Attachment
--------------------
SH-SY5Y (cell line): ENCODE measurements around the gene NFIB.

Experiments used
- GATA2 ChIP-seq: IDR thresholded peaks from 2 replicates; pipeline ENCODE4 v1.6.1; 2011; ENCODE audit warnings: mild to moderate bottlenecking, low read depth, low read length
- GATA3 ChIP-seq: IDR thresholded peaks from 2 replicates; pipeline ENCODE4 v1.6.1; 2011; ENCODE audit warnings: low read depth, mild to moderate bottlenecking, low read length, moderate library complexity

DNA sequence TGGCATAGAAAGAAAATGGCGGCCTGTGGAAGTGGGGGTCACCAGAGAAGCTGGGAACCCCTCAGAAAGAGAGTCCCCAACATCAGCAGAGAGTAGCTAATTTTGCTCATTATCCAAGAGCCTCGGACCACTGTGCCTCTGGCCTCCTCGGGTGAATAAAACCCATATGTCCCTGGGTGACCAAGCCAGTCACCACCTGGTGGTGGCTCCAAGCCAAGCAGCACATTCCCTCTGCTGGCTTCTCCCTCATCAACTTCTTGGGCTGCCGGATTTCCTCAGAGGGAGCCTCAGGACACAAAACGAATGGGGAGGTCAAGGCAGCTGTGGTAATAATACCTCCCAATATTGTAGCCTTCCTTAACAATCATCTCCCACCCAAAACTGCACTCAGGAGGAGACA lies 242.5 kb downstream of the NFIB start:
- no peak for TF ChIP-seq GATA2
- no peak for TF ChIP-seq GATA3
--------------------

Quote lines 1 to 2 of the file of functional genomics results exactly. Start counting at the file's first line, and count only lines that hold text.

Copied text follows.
SH-SY5Y (cell line): ENCODE measurements around the gene NFIB.

Experiments used